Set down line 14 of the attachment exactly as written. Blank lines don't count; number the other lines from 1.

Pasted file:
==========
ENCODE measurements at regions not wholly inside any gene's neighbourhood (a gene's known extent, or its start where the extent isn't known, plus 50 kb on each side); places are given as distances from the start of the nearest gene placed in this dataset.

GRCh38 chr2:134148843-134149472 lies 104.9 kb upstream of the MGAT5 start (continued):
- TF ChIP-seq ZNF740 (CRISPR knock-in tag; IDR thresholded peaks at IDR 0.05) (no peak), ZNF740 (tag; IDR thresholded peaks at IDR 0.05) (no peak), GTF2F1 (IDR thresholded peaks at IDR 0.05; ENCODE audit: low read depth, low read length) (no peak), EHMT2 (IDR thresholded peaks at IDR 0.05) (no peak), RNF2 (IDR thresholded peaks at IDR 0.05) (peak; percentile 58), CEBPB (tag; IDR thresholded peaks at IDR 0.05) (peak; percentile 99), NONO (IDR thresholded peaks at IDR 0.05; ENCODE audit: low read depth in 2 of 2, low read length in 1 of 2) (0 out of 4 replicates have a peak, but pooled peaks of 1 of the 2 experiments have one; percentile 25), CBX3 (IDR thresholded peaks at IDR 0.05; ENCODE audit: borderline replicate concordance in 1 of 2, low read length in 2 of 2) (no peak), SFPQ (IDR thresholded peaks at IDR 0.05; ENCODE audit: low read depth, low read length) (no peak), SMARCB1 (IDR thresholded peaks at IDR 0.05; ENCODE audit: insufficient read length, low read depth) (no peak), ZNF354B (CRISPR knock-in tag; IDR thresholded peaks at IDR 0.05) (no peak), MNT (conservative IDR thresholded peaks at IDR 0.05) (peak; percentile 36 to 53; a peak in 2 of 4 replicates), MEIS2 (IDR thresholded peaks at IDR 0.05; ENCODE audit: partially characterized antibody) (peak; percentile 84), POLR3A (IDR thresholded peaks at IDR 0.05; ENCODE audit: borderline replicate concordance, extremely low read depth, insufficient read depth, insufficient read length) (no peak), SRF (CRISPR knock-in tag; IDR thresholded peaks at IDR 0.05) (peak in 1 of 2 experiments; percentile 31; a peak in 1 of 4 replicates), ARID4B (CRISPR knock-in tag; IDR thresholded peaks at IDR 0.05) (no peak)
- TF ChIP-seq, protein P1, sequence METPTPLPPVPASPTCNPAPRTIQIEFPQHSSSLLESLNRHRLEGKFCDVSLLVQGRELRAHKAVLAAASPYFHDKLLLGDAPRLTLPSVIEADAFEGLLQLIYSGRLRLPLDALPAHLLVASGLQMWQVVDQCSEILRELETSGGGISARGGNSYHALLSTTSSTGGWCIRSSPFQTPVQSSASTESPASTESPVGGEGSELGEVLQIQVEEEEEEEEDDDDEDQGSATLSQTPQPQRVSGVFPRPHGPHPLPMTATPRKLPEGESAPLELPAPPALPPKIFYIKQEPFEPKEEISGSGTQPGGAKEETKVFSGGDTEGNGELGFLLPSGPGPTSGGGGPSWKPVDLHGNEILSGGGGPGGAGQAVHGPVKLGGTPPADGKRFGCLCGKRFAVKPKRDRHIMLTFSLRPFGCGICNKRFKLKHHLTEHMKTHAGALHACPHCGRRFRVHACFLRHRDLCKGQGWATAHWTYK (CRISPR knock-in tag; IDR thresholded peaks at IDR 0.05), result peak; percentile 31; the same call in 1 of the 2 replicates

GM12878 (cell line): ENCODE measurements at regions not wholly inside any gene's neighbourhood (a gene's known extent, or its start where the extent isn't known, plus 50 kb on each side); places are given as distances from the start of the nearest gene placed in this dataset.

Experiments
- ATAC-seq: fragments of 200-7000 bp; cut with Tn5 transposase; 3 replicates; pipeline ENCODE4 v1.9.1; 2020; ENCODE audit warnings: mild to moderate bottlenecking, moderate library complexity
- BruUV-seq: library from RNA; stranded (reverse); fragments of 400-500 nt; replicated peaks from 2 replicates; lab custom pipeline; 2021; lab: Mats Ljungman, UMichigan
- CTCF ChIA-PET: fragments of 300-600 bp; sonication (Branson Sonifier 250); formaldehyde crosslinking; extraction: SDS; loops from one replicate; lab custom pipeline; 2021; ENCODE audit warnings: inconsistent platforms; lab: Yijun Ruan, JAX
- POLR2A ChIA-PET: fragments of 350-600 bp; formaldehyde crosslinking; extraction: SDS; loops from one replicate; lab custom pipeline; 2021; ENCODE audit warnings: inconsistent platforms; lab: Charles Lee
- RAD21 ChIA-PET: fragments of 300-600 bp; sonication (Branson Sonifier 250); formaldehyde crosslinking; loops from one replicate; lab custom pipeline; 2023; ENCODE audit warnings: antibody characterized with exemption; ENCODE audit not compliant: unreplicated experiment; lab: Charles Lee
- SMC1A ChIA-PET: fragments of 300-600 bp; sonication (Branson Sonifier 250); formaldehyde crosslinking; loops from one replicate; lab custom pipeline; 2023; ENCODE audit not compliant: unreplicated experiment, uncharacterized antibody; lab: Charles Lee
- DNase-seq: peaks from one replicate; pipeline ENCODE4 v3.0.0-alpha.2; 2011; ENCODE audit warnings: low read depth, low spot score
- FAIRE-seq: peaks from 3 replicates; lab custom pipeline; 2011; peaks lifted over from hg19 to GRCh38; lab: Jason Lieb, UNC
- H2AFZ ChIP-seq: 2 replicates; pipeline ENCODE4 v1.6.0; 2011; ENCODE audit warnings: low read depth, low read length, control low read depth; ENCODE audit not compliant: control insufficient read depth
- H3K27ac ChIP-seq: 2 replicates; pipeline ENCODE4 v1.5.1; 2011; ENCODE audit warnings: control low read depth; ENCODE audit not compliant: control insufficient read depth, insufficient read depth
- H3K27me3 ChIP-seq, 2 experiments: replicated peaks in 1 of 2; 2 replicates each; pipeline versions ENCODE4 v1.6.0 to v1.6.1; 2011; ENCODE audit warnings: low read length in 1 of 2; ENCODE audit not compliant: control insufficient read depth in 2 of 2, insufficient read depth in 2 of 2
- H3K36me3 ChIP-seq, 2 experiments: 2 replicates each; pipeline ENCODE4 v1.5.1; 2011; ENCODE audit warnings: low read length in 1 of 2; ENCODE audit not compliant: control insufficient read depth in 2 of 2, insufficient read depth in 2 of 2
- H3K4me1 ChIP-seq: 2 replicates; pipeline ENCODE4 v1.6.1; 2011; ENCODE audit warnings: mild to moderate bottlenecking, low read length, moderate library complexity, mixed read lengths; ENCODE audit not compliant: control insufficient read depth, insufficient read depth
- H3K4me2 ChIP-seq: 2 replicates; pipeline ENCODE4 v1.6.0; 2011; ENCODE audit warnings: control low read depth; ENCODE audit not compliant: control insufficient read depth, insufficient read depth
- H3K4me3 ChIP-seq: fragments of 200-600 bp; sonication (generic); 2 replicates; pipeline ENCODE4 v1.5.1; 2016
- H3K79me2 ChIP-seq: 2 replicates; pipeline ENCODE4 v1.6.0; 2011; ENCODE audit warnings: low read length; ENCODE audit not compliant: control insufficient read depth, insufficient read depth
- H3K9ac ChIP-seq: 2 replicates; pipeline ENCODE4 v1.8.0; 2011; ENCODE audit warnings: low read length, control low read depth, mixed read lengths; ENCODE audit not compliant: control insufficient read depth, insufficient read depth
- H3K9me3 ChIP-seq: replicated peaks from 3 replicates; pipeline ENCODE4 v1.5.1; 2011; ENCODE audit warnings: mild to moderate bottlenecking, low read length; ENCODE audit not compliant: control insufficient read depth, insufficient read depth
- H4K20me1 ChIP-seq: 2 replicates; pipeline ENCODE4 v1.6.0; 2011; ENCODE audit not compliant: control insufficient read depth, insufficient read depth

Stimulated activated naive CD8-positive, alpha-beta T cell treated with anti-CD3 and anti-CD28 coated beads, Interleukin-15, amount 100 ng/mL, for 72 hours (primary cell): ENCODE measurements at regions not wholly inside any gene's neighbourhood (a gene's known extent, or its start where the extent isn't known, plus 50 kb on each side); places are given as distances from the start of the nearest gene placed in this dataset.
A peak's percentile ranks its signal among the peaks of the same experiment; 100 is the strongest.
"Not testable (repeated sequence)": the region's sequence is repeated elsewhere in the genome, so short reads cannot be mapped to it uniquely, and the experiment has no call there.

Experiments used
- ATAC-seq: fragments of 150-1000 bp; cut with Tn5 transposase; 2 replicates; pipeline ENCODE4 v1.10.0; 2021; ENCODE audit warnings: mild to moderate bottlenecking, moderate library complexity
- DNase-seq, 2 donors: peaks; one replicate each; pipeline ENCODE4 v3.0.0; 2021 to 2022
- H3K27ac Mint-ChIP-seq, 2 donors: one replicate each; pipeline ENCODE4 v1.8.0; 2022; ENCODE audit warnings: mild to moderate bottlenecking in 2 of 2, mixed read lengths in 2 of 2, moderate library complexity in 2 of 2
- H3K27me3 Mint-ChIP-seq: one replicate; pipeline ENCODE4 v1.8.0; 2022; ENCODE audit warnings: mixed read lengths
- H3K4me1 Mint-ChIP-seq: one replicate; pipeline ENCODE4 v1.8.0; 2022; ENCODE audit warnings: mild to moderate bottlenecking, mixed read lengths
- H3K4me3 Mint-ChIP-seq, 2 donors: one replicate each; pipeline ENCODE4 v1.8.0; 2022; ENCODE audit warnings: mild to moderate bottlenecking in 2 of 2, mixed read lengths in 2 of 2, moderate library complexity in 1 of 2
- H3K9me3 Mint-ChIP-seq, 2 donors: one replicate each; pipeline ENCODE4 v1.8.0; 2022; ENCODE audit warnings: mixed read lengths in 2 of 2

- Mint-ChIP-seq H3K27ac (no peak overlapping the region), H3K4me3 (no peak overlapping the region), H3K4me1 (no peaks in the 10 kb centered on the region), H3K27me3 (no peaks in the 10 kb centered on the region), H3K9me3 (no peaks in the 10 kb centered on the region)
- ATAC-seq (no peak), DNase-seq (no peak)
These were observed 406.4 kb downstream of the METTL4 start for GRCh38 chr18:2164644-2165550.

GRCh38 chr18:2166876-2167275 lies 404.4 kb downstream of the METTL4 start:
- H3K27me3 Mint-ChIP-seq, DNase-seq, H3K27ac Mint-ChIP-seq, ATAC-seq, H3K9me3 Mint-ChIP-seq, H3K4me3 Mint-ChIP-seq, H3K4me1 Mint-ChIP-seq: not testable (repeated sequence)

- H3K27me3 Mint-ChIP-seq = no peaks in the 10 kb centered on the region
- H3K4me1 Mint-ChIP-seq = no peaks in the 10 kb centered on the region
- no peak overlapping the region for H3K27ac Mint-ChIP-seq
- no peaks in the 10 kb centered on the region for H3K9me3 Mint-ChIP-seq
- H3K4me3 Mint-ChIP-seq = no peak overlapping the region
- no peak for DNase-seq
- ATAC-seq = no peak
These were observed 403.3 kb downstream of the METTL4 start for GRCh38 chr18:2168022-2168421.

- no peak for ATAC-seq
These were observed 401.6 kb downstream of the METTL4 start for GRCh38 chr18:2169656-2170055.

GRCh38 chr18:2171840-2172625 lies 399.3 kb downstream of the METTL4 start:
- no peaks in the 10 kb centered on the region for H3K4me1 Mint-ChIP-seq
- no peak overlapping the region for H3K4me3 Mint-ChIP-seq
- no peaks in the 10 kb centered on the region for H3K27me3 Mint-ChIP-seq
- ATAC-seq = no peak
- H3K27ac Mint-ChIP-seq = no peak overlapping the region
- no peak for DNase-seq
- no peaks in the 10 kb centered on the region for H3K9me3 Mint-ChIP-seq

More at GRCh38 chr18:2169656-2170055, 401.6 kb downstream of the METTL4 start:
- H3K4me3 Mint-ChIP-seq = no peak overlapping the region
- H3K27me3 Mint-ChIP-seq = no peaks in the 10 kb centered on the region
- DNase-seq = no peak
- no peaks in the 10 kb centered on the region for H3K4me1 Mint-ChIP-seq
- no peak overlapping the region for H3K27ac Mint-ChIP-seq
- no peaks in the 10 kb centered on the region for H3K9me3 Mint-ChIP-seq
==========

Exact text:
- FAIRE-seq: peaks from 3 replicates; lab custom pipeline; 2011; peaks lifted over from hg19 to GRCh38; lab: Jason Lieb, UNC